Rami: I mean this is a great question; one that I’m always discussing with people. You know, I’ve been a cliche of every writer in many ways. I travel the country, I sleep around, people house me, one day I’m in this city, the next day I’m in another city. I have different personas which sometimes even take on different names (few people know about this; it’s in tune with George Orwell’s “slumming” approach and has been coming out ever since Occupy, in large part as an investigation for the next book). I’m almost always broke, but I have amazing friends and people around me. Without them I couldn’t be who I’ve been, and the whole mission, this whole journey would never have happened. It’s fun and all, but it is also a very valid criticism that the unwavering conviction and integrity that I’ve had as a writer has caused havoc on my personal life. I totally want my own room, where I can find my stuff, with my own bed. I very much want to date people, which hasn’t been possible with this type of existence. While it’s exciting, it’s only because I’ve decided to view it that way. Viewed another way, I guess it’s indisputable that I’ve “suffered for my art.” You know, you do what you can do, and then you change it when you have to. I did this Kickstarter because I couldn’t do it like that anymore. I needed help from the public. I went to the public, and the public has responded beautifully. With less than 42 hours left in this campaign, 142 backers have brought us to 99% of our goal, and what can be more beautiful than that?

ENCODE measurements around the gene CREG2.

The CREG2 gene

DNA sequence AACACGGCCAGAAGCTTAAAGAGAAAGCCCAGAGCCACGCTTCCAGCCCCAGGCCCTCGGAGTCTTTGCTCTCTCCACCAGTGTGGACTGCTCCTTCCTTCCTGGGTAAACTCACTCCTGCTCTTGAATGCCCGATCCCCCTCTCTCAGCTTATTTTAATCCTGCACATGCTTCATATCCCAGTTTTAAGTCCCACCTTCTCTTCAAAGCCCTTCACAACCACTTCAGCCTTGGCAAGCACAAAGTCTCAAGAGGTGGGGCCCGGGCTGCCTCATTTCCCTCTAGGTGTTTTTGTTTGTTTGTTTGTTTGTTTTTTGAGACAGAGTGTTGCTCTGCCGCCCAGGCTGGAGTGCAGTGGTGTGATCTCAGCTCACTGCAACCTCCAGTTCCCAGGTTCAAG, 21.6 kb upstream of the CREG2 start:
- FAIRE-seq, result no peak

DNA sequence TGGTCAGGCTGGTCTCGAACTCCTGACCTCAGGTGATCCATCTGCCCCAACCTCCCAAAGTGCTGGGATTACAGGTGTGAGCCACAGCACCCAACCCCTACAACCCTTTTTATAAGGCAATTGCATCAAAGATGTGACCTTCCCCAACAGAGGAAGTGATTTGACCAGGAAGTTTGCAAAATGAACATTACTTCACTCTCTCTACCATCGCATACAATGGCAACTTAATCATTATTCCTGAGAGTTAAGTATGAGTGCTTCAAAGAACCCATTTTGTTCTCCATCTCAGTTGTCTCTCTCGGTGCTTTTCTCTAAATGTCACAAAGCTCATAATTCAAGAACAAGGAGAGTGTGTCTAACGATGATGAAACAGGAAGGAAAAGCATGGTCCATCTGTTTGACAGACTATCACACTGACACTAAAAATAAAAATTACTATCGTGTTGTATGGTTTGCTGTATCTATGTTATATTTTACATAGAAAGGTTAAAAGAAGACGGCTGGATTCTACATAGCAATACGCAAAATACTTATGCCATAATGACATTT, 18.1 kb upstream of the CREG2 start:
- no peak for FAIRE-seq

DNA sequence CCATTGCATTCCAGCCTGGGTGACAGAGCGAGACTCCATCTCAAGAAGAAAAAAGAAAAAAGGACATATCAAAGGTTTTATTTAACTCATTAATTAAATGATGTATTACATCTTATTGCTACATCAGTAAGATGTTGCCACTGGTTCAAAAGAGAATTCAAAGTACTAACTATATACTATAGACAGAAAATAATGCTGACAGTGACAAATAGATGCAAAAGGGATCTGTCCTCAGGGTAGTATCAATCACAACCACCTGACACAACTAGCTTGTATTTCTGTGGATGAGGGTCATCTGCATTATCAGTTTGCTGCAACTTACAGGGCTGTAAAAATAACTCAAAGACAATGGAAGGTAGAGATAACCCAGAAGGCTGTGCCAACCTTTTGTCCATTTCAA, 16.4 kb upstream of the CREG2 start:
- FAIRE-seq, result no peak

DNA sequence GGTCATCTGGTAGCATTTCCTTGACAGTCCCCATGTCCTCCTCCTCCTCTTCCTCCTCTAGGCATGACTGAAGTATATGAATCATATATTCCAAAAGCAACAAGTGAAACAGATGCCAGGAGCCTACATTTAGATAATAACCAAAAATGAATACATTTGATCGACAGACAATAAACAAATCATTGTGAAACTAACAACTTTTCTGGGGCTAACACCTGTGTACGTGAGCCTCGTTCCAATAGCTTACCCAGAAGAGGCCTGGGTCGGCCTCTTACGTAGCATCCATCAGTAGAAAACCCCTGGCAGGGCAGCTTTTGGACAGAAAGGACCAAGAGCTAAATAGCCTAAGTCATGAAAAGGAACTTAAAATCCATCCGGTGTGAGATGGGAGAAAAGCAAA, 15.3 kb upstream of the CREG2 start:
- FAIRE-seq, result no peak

Editor’s note: The campaign reached 100% of its goal by the time I was publishing this interview on Blogger, but Rami has a stretch goal of $19,000. Please check out the Kickstarter funding campaign for this terrific novel and fiercely independent literary spirit.


Stay tuned for Part Two of this interview, which will be published next week.

Read my previous post about Rami Shamir here:
Must-Read Indie Publishing Interview: Rami Shamir